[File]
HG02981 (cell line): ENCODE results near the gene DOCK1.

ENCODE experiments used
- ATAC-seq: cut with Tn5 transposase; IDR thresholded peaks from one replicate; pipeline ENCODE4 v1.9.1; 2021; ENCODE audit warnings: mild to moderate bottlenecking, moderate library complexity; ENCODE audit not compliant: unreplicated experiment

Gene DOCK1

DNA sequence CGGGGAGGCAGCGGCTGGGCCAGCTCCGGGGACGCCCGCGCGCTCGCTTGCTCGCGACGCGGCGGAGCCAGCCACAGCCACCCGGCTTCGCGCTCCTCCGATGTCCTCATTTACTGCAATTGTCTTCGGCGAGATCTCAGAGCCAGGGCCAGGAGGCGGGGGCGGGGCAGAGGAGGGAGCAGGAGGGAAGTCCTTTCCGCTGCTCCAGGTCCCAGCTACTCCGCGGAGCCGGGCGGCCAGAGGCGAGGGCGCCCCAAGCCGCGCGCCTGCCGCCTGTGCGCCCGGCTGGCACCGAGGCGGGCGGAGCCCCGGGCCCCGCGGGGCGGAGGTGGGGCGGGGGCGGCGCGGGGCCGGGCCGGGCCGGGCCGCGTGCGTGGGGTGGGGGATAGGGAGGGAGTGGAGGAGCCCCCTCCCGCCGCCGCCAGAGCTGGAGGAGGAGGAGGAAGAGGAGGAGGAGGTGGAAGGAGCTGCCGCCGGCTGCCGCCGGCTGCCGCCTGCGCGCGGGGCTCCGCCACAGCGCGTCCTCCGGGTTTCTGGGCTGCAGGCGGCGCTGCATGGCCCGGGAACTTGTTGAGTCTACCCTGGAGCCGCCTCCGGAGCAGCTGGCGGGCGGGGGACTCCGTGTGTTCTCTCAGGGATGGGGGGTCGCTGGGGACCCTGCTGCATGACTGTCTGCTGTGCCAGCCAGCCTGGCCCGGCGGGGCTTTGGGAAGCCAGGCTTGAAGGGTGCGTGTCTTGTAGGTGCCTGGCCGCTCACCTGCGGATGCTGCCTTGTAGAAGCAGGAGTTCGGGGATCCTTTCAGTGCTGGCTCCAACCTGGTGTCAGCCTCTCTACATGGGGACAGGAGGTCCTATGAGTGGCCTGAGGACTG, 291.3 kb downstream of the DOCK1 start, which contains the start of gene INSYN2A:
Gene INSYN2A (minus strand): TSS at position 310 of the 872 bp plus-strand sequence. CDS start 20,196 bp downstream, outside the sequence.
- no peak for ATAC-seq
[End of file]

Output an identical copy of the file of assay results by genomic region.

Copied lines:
HG02981 (cell line): ENCODE results near the gene DOCK1.

ENCODE experiments used
- ATAC-seq: cut with Tn5 transposase; IDR thresholded peaks from one replicate; pipeline ENCODE4 v1.9.1; 2021; ENCODE audit warnings: mild to moderate bottlenecking, moderate library complexity; ENCODE audit not compliant: unreplicated experiment

Gene DOCK1

DNA sequence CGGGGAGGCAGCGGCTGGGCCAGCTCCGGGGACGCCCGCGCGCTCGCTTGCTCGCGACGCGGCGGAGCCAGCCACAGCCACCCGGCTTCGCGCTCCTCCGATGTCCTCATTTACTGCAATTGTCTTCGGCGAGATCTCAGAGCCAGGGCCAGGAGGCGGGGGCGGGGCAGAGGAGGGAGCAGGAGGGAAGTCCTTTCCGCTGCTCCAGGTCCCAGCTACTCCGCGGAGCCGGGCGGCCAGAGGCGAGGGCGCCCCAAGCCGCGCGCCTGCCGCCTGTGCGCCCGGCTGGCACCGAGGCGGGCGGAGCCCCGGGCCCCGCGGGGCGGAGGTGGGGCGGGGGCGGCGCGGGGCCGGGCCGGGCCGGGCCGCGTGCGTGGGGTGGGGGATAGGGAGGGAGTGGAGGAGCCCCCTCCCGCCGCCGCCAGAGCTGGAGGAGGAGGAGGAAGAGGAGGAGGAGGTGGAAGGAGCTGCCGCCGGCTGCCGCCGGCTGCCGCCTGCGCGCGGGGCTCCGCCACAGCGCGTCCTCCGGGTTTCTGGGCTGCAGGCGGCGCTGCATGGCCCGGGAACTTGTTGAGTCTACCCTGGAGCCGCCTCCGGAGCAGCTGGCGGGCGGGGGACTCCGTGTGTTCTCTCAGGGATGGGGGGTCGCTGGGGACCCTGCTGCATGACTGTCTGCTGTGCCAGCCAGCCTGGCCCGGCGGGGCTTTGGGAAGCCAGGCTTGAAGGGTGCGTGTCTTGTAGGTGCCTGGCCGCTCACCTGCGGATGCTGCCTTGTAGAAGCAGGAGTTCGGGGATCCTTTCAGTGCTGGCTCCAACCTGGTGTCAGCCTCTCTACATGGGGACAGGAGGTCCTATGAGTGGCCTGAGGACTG, 291.3 kb downstream of the DOCK1 start, which contains the start of gene INSYN2A:
Gene INSYN2A (minus strand): TSS at position 310 of the 872 bp plus-strand sequence. CDS start 20,196 bp downstream, outside the sequence.
- no peak for ATAC-seq